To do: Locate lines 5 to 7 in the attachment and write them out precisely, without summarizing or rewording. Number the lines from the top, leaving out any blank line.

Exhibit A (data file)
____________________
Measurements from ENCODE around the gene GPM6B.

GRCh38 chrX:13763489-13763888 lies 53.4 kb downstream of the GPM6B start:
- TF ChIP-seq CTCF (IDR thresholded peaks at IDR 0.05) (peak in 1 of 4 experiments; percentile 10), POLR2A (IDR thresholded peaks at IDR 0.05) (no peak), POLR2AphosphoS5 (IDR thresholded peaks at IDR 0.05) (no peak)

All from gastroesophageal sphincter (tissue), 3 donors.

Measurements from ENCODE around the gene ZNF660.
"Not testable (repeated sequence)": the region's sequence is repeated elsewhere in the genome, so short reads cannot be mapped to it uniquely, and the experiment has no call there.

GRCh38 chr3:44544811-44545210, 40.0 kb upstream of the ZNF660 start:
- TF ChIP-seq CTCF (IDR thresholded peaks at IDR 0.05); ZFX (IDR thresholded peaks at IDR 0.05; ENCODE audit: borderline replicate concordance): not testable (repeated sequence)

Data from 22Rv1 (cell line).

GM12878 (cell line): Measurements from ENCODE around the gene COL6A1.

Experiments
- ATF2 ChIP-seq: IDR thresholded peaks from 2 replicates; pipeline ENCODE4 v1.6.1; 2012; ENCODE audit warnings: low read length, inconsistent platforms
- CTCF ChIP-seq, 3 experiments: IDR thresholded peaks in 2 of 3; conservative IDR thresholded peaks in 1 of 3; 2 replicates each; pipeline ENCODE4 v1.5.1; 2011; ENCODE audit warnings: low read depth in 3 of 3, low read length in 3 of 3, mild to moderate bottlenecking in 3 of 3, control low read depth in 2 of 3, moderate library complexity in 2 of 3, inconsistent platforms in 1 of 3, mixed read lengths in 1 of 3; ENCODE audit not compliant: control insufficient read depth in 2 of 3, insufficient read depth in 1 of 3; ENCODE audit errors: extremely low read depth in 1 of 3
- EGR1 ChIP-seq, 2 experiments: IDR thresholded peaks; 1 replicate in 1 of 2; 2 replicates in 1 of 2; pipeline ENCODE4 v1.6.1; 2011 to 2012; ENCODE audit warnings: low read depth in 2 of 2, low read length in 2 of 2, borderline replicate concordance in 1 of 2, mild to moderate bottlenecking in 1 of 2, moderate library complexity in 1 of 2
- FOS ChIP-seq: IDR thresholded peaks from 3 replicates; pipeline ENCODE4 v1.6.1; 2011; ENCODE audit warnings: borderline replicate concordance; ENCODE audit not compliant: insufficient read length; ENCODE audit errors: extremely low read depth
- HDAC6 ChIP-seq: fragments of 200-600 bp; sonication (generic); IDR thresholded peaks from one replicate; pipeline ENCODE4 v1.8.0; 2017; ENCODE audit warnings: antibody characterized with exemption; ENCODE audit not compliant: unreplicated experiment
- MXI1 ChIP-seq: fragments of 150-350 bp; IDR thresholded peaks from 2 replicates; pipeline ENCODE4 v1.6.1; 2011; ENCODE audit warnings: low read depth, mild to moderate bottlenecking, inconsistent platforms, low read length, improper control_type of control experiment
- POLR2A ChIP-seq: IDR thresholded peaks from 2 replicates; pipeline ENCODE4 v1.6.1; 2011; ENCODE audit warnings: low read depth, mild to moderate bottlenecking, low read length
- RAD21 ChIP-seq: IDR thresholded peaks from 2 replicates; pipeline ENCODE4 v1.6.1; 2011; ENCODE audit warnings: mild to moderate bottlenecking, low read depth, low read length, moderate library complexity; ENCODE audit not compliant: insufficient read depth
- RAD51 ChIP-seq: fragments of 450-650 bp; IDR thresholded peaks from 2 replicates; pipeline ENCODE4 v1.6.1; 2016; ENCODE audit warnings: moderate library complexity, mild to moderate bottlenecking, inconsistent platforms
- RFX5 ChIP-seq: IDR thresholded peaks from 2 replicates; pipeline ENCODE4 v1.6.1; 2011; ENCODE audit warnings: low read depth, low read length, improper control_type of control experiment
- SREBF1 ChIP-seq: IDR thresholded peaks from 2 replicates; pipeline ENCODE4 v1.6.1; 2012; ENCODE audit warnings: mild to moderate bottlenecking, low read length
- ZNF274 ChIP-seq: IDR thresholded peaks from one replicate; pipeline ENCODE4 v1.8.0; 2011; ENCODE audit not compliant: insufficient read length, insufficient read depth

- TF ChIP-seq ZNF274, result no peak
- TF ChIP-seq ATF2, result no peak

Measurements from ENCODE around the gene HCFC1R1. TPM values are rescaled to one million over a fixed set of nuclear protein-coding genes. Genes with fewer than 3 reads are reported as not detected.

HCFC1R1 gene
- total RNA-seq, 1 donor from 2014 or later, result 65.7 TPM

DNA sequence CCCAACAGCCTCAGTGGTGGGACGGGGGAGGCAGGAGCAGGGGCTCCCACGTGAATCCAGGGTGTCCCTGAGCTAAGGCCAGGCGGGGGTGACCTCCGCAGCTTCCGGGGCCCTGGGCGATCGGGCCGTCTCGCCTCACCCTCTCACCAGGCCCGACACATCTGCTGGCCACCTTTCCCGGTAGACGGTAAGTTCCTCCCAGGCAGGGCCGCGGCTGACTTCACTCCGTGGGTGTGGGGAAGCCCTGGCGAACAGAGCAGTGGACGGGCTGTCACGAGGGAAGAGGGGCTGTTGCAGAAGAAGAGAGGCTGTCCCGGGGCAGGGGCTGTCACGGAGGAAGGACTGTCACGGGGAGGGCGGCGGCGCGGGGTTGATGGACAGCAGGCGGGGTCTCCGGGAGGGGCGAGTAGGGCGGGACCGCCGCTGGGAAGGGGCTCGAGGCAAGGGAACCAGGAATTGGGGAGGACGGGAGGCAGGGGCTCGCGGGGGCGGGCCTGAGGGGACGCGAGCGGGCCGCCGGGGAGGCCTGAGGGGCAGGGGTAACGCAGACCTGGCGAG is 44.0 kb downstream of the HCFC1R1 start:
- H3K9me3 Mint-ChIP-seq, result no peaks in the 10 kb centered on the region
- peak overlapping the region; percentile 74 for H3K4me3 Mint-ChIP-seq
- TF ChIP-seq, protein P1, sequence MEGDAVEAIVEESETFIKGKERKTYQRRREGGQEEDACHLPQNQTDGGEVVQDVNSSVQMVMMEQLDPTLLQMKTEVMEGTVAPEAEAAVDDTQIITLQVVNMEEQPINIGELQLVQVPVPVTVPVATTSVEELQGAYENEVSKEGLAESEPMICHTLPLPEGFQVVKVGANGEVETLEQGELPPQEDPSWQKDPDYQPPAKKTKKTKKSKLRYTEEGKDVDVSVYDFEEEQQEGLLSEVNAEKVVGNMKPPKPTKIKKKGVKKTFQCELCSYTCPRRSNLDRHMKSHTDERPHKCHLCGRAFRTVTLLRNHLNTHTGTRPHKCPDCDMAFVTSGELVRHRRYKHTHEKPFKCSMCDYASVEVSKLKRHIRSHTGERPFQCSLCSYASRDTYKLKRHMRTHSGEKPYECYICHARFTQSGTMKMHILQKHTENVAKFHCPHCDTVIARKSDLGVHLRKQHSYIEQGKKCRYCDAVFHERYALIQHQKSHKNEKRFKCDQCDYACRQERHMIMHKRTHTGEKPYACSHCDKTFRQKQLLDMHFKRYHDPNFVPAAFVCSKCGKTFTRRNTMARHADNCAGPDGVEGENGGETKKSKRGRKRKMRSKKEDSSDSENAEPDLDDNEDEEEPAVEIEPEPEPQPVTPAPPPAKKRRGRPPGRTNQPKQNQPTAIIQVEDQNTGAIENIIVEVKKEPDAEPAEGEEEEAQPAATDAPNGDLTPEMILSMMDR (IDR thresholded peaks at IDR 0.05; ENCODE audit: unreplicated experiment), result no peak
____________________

Measurements from ENCODE around the gene ZNF660.
"Not testable (repeated sequence)": the region's sequence is repeated elsewhere in the genome, so short reads cannot be mapped to it uniquely, and the experiment has no call there.

GRCh38 chr3:44544811-44545210, 40.0 kb upstream of the ZNF660 start: